Wednesday, February 23, 2011
There are a number of prescription medications on the market to help alcoholics and drug addicts abstain from using, a number of them like Antabuse for alcohol and cocaine addiction, Buprenorphine and Suboxone for opiate addiction. Drugs like these are in no way cures for the disease of addiction but they have helped a number of chemically dependent people refrain from using long enough for individuals to get their feet back on the ground and actively involved with a program of recovery. It turns out that the drug Antabuse may have properties for possibly helping people infected with HIV and may be a step in the right direction in the quest for curing AIDS. According to the Joint United Nations Programme on HIV/AIDS, or UNAIDS, the Human immunodeficiency virus, the pathogen that causes AIDS, infected 2.6 million people in 2009 and killed 1.8 million - the world’s biggest infectious killer.
A planned 20 HIV- infected people will be selected by researchers from the University of California, San Francisco, and Johns Hopkins University; the infected patients will be given Antabuse. The study will focus on whether or not Antabuse can deplete the pool of residual virus that are not wiped away by regular AIDS drugs, according to details of the study on ClinicalTrials.gov, a registry of trials maintained by the U.S. National Institutes of Health. If Antabuse works at depleting the latent reservoirs of HIV, essentially allowing patients to stop taking the HIV medications without the risk of the disease rebounding. Even if the drug fails at wiping away the latent virus, it will hopefully guide researchers towards another drug that will effectively cure AIDS saving millions of lives.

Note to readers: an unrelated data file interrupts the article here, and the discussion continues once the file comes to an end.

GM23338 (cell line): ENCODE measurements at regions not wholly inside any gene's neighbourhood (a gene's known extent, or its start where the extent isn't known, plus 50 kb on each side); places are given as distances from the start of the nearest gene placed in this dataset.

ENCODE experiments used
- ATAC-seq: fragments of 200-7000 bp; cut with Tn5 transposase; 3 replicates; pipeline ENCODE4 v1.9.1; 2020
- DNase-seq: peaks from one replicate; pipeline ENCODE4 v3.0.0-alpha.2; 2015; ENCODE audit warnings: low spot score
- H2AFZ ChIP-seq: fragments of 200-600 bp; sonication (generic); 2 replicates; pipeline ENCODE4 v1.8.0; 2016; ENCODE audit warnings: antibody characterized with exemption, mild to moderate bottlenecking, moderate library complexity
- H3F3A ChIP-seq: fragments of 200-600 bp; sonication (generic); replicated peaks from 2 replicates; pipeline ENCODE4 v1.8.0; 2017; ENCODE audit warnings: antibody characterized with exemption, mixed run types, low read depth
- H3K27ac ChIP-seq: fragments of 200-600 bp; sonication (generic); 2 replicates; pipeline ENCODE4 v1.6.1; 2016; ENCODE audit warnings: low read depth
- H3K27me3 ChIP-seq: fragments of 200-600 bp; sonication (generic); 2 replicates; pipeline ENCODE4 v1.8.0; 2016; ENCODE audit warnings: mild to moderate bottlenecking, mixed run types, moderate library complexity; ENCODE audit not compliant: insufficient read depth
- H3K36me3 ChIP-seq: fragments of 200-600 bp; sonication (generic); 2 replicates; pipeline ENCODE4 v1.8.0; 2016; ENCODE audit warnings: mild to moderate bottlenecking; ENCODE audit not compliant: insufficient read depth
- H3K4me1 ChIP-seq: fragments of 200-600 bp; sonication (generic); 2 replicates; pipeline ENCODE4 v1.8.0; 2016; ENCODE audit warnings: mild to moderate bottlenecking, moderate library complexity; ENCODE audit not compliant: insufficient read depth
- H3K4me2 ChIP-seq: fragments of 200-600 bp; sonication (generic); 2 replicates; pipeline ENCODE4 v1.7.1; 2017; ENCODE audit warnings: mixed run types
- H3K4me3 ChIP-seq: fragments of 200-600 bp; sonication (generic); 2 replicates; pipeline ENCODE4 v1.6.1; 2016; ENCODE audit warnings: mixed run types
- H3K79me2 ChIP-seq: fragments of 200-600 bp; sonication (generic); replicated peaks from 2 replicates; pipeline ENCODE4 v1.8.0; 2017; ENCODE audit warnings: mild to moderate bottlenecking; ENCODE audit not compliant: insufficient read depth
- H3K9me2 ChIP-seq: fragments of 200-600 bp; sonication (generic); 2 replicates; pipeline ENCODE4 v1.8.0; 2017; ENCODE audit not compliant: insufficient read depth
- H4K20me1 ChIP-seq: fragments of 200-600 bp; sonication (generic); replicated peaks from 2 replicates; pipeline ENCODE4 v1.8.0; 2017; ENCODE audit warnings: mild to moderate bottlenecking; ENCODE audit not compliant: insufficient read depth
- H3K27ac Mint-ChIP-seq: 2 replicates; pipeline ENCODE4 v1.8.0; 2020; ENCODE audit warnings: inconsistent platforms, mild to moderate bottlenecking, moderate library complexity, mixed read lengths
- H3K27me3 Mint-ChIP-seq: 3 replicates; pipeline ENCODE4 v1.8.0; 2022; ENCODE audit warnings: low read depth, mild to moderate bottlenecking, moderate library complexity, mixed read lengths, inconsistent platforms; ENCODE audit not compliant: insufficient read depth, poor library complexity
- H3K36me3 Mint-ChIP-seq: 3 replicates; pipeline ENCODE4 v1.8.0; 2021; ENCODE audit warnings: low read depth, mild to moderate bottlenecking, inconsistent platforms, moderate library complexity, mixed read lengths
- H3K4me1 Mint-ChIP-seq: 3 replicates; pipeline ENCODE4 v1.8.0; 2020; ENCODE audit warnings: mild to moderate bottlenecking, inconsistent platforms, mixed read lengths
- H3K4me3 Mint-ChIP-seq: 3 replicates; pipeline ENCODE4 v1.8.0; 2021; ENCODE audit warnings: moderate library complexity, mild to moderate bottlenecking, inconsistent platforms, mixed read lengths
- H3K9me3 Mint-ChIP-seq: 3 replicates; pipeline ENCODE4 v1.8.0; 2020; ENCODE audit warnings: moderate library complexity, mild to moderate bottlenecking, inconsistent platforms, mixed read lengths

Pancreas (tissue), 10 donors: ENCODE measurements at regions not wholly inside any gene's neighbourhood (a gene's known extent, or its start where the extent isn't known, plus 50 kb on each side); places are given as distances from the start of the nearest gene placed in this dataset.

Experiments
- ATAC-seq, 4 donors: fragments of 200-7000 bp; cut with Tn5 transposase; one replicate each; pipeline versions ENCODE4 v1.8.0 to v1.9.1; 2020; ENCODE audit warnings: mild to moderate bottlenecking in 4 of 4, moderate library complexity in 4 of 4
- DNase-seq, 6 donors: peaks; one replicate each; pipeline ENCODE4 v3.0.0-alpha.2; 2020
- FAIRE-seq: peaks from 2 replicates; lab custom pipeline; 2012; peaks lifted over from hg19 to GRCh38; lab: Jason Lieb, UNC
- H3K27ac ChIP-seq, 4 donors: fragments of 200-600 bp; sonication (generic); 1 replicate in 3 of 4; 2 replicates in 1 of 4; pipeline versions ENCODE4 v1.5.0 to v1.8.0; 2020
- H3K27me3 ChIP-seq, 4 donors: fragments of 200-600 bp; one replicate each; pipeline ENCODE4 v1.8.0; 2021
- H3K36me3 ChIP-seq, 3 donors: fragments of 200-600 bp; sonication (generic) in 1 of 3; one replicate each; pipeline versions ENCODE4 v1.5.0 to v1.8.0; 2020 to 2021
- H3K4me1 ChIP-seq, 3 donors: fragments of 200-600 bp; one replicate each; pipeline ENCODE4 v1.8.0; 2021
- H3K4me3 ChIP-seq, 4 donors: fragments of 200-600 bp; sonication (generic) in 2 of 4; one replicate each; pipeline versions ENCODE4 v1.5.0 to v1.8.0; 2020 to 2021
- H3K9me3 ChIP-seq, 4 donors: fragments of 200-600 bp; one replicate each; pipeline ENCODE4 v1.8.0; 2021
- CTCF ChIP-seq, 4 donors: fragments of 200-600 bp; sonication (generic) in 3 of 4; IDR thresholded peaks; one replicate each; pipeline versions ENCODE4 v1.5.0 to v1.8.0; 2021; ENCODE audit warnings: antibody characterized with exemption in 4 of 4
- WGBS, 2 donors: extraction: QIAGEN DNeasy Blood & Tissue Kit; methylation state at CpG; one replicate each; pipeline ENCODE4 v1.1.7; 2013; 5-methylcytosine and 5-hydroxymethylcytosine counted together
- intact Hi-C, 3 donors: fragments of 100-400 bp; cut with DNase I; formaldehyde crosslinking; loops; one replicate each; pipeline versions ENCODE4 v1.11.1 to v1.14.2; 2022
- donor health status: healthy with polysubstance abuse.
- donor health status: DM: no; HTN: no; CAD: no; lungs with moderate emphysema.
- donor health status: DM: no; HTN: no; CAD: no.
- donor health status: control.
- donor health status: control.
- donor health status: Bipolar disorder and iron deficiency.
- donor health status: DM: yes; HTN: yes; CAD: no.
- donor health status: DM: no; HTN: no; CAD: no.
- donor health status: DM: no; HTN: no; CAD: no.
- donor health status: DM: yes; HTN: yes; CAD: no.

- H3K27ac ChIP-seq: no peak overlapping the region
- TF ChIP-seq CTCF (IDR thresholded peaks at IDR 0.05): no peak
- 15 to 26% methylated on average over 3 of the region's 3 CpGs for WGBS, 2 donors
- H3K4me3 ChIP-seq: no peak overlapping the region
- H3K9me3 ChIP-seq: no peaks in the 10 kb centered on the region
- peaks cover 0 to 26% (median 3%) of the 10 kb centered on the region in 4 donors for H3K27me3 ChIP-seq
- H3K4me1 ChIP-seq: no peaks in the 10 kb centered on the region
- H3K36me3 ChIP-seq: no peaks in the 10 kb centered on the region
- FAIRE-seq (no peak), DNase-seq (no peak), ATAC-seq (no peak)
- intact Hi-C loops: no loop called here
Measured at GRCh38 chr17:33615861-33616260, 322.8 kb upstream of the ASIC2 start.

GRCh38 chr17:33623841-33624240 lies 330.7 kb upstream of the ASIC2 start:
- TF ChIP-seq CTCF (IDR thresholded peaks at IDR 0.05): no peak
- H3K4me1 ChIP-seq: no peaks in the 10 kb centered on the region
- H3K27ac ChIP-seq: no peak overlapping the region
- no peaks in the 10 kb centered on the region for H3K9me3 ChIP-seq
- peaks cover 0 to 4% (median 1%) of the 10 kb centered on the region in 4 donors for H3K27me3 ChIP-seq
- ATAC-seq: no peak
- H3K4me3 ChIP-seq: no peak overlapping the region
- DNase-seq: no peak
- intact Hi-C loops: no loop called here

However, if the drug is successful this is how doctors claim it will work, since AIDS medications, antiretrovirals, can only wipe away the visible virus. Antabuse might block an enzyme called methyl transferase, or DNMT, which helps HIV go to sleep in cells, The Alfred Hospital’s Cameron said. Blocking DNMT would kick start replication, making the virus visible to antiretroviral drugs. Robert Siliciano, a professor of medicine at Johns Hopkins in Baltimore. He said he doesn’t expect the drug to cure AIDS, and is looking for clues that will guide future research. They're still trying to determine which properties of Antabuse work at inhibiting methyl transferase. “The mechanism is unknown and likely to be complicated,” Siliciano said in a telephone interview. “We have some ideas but we’re still working on it. It’s possible that this drug will have no activity in patients.”